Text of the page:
Comedian wrote:My near new carbon Scott CR1 is forever now uncomfortable and slow. :shock: :cry:


and scratched
Image
jasonc
 
Posts: 6433
Joined: Thu Feb 24, 2011 2:40 pm
Location: Brisbane

Re: Titanium

Postby jacks1071 » Wed Oct 02, 2013 2:11 pm

scirocco wrote:I used to own a Serotta Fierte (the full Ti version). This is (was) the bottom-of-the range Serotta. Lovely ride quality, but not what you would call stiff. I'm a lightweight and I could flex the frame without really trying.

If buying Ti, avoid the temptation to go cheap. Cheap means straight wall tubes which have not been worked (butted) to increase strength. In the grades and sizes of Ti used for bike tubing this usually means not very stiff, specially if areas like the bottom bracket and head tube have not been oversized as well to increase stiffness.

Spend a bit more, buy a frame with double- or triple butted tubing and some tube shaping in the BB and head tube areas and you should get a very nice riding, handling and stiff frame.


I thought the different wall thicknesses in the tubing was to reduce weight rather than to increase stiffness.

The cheaper models are going to be the "thicker" tubing all the way through ie. heavier for no good reason but I can't see how this would reduce stiffness. If you are talking tubing profiles other than round, then different story of course..
Our Website is: http://www.pro-liteoz.com Find us on Facebook by searching for "Pro-Lite Australia"
User avatar
jacks1071
 
Posts: 2992
Joined: Thu Aug 20, 2009 9:47 pm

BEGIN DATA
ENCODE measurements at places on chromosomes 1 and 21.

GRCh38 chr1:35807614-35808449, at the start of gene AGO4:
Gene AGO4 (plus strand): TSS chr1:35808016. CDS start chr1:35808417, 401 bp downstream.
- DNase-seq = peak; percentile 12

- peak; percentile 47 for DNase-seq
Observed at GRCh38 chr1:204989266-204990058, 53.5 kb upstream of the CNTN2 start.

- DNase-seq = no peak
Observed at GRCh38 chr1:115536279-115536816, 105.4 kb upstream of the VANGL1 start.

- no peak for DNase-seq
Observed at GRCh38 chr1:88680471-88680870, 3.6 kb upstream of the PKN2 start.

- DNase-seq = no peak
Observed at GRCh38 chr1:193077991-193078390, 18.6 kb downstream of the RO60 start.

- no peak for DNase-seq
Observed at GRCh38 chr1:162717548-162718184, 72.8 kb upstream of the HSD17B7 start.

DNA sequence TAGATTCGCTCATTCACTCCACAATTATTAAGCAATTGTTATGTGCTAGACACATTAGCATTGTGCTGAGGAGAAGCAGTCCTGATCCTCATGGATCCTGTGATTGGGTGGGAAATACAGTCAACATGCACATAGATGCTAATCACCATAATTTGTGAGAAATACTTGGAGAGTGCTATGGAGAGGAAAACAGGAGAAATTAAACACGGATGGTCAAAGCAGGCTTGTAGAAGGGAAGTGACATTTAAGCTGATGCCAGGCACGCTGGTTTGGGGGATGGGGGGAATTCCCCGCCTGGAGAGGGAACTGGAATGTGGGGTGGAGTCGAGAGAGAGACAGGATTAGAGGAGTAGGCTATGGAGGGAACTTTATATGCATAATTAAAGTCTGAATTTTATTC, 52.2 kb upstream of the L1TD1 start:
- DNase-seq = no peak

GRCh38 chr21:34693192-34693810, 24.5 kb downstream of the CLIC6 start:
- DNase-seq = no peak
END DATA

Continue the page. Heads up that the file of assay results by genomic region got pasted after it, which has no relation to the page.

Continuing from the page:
Location: Mackay, QLD

Re: Titanium

Postby trek52 » Fri Oct 04, 2013 2:14 pm

People who think titanium is the idea material to build a bike with have never ridden good carbon imo.

Sure it is nice to look at and it seems cool to say I ride a Baum but in the real world as a race bike they are not in the same league as a 2013 model top end carbon frame. New carbon is stiff, comfortable, light and doesnt wear out. Try one......
trek52
 
Posts: 333
Joined: Mon Mar 08, 2010 1:49 pm

Re: Titanium

Postby biker jk » Fri Oct 04, 2013 3:02 pm

trek52 wrote:People who think titanium is the idea material to build a bike with have never ridden good carbon imo.

Sure it is nice to look at and it seems cool to say I ride a Baum but in the real world as a race bike they are not in the same league as a 2013 model top end carbon frame. New carbon is stiff, comfortable, light and doesnt wear out. Try one......


I had a carbon frame and sold it because my titanium frame is better in every way. Check out the stiffness tests in Ride magazine and you'll be surprised how often the titanium bikes reviewed are stiffer where bikes need to be. While carbon frames don't wear out they crack all too frequently.
User avatar
biker jk
 
Posts: 2975
Joined: Tue Nov 17, 2009 5:18 pm
Location: Sydney

Re: Titanium

Postby RonK » Fri Oct 04, 2013 3:22 pm

trek52 wrote:People who think titanium is the idea material to build a bike with have never ridden good carbon imo.

I own both, and ride them regularly. I like both. But I definitely prefer the titanium.

Have you fully experienced bikes made of both types of materials?
Cycle touring blog and tour journals: whispering wheels...
User avatar
RonK
 
Posts: 5783
Joined: Mon Aug 24, 2009 2:08 pm
Location: Brisbane, Queensland

Re: Titanium

Postby Comedian » Fri Oct 04, 2013 5:35 pm

trek52 wrote:People who think titanium is the idea material to build a bike with have never ridden good carbon imo.

Sure it is nice to look at and it seems cool to say I ride a Baum but in the real world as a race bike they are not in the same league as a 2013 model top end carbon frame. New carbon is stiff, comfortable, light and doesnt wear out. Try one......

I suspect it's you who haven't ridden a really good ti bike...mine is very stiff and fast like top end carbon I've ridden. The difference is its comfy, and lasts a long time.

I've come to realise that ti really is an excellent material to build bikes out of. IMHO the cost of it could be largely sorted by volume - but the bicycle industry doesn't like it as they really want you to stay on the three year upgrade cycle.